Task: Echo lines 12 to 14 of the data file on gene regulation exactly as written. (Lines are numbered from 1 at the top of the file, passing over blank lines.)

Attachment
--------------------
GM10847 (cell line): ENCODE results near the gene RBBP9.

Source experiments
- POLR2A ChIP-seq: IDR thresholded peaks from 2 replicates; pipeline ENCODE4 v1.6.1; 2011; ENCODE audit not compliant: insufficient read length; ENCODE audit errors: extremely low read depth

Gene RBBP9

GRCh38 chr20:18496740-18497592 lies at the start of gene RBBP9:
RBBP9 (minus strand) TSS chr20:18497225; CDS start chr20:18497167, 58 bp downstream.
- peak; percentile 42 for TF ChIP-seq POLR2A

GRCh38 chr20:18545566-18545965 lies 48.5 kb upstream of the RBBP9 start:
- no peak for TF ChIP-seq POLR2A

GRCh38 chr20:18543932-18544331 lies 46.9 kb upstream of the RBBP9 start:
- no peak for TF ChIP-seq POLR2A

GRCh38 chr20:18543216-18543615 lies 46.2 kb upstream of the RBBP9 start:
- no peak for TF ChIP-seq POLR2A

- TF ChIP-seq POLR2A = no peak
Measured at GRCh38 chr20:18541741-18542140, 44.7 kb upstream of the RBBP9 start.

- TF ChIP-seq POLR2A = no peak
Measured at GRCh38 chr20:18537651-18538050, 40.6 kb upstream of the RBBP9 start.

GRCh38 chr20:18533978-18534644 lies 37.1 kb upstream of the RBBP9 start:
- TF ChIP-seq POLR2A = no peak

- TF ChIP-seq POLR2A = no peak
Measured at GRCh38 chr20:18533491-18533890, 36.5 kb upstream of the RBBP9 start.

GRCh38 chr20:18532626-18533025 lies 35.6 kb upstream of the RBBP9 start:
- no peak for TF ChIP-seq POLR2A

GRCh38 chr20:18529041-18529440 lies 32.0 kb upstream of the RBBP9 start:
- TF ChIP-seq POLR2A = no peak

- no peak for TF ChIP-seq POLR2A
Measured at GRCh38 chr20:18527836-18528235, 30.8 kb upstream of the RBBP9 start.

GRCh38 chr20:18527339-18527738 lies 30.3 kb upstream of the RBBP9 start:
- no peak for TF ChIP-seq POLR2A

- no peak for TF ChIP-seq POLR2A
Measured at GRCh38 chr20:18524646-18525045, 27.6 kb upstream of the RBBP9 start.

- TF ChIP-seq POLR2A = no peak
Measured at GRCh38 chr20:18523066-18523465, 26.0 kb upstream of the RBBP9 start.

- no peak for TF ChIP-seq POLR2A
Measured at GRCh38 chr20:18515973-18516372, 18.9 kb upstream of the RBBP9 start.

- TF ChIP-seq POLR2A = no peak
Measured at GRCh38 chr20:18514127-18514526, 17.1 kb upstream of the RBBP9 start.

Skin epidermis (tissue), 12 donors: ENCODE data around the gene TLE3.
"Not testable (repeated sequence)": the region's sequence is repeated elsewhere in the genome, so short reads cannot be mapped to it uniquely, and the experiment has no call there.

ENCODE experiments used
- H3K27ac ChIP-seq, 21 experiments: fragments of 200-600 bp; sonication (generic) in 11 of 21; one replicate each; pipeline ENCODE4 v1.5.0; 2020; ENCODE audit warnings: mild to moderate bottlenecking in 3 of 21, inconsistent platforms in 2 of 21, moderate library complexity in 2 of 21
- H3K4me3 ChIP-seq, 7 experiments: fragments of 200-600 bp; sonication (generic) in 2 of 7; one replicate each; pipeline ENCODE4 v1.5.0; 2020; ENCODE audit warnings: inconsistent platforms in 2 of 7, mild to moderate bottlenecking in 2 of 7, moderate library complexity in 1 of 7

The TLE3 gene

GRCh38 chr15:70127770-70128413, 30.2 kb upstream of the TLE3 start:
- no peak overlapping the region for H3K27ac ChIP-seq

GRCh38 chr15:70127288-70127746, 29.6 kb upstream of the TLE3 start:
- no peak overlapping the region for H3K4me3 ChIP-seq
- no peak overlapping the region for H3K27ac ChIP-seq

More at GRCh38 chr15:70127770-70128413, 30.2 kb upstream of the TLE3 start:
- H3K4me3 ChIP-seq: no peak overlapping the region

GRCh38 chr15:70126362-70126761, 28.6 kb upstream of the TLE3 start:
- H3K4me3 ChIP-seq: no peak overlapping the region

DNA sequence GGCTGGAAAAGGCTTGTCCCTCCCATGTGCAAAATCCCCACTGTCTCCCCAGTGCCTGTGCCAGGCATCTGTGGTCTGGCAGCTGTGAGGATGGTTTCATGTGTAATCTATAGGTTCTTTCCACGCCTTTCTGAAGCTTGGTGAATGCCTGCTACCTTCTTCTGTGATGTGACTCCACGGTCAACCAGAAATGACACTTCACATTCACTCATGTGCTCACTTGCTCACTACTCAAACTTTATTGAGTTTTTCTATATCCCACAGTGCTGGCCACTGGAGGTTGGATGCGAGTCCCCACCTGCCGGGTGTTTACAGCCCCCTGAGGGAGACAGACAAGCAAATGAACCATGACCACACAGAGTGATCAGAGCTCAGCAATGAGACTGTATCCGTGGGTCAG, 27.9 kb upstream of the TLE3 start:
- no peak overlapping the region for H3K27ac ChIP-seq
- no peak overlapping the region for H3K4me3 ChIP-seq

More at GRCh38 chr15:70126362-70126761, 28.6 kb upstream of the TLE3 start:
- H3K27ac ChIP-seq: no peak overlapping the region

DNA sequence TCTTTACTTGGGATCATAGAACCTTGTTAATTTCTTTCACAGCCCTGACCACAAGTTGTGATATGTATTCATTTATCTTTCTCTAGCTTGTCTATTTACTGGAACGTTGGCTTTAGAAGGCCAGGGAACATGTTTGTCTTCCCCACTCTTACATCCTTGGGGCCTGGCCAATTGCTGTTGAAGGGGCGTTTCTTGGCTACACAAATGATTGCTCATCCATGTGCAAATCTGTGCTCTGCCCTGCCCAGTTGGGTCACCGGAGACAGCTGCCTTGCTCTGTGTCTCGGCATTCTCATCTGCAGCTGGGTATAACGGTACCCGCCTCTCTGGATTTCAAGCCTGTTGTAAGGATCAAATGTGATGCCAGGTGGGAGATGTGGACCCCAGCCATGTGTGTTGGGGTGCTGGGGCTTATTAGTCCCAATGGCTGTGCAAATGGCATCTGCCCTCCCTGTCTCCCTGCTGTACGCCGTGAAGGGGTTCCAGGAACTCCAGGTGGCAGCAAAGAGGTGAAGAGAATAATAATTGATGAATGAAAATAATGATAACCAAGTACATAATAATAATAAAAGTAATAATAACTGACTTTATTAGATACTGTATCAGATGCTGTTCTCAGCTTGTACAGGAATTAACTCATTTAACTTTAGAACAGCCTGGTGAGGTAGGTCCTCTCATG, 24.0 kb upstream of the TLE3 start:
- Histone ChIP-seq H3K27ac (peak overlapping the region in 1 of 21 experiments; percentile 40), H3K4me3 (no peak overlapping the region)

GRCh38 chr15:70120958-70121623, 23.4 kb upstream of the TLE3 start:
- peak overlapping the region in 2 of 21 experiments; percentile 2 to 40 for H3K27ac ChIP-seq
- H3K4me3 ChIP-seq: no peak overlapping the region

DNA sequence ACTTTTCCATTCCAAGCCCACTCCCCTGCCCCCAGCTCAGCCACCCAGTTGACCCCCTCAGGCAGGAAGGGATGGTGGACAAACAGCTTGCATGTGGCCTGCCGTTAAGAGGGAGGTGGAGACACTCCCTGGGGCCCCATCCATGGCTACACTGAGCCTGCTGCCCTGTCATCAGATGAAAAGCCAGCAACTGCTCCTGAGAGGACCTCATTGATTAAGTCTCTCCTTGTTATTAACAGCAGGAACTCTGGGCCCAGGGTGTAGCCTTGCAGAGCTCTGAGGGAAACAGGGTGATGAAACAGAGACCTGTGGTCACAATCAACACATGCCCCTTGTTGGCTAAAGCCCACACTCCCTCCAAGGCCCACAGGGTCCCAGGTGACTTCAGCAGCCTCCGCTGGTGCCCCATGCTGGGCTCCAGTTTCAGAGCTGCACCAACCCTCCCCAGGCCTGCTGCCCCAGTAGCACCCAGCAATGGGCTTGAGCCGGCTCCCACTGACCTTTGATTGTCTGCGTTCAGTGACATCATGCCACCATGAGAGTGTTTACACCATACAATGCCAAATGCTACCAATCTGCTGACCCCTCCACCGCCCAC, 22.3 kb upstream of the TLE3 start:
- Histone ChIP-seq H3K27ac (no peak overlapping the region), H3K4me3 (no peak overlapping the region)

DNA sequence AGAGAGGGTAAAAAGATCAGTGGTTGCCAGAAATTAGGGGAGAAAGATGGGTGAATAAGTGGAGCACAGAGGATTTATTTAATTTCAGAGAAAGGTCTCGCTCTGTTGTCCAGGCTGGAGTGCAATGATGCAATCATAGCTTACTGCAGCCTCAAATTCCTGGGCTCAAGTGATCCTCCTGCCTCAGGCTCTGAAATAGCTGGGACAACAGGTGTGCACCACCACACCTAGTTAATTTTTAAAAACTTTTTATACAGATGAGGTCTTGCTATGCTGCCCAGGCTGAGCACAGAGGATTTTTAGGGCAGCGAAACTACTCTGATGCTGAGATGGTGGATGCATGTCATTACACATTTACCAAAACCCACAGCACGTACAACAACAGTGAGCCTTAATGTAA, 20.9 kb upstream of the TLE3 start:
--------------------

GRCh38 chr20:18543216-18543615 lies 46.2 kb upstream of the RBBP9 start:
- no peak for TF ChIP-seq POLR2A

- TF ChIP-seq POLR2A = no peak